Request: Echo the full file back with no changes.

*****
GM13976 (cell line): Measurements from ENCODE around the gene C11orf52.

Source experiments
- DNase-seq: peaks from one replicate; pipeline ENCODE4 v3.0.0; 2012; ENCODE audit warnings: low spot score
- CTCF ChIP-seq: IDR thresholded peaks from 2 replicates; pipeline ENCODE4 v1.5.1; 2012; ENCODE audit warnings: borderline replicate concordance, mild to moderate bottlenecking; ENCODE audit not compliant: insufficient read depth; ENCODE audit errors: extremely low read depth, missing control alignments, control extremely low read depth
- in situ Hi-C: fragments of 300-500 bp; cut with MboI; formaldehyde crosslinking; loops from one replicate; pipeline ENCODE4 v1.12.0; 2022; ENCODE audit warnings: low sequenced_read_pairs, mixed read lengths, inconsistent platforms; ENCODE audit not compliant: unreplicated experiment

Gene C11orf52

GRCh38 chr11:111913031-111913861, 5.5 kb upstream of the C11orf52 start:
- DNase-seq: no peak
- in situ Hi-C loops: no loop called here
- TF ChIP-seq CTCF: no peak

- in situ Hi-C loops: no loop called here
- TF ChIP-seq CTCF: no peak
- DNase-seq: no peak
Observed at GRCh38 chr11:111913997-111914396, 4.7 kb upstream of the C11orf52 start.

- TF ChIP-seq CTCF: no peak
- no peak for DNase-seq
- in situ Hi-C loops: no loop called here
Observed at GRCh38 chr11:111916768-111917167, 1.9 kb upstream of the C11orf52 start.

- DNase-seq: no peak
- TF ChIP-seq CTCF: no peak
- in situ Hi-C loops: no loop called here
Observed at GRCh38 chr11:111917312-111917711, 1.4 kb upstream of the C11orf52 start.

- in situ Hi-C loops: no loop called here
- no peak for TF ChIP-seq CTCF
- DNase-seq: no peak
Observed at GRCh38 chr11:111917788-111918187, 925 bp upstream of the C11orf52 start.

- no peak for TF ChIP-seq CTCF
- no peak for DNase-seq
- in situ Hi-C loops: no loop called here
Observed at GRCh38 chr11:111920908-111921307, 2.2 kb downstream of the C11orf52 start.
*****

GM13976 (cell line): Measurements from ENCODE around the gene C11orf52.

Source experiments
- DNase-seq: peaks from one replicate; pipeline ENCODE4 v3.0.0; 2012; ENCODE audit warnings: low spot score
- CTCF ChIP-seq: IDR thresholded peaks from 2 replicates; pipeline ENCODE4 v1.5.1; 2012; ENCODE audit warnings: borderline replicate concordance, mild to moderate bottlenecking; ENCODE audit not compliant: insufficient read depth; ENCODE audit errors: extremely low read depth, missing control alignments, control extremely low read depth
- in situ Hi-C: fragments of 300-500 bp; cut with MboI; formaldehyde crosslinking; loops from one replicate; pipeline ENCODE4 v1.12.0; 2022; ENCODE audit warnings: low sequenced_read_pairs, mixed read lengths, inconsistent platforms; ENCODE audit not compliant: unreplicated experiment

Gene C11orf52

GRCh38 chr11:111913031-111913861, 5.5 kb upstream of the C11orf52 start:
- DNase-seq: no peak
- in situ Hi-C loops: no loop called here
- TF ChIP-seq CTCF: no peak

- in situ Hi-C loops: no loop called here
- TF ChIP-seq CTCF: no peak
- DNase-seq: no peak
Observed at GRCh38 chr11:111913997-111914396, 4.7 kb upstream of the C11orf52 start.

- TF ChIP-seq CTCF: no peak
- no peak for DNase-seq
- in situ Hi-C loops: no loop called here
Observed at GRCh38 chr11:111916768-111917167, 1.9 kb upstream of the C11orf52 start.

- DNase-seq: no peak
- TF ChIP-seq CTCF: no peak
- in situ Hi-C loops: no loop called here
Observed at GRCh38 chr11:111917312-111917711, 1.4 kb upstream of the C11orf52 start.

- in situ Hi-C loops: no loop called here
- no peak for TF ChIP-seq CTCF
- DNase-seq: no peak
Observed at GRCh38 chr11:111917788-111918187, 925 bp upstream of the C11orf52 start.

- no peak for TF ChIP-seq CTCF
- no peak for DNase-seq
- in situ Hi-C loops: no loop called here
Observed at GRCh38 chr11:111920908-111921307, 2.2 kb downstream of the C11orf52 start.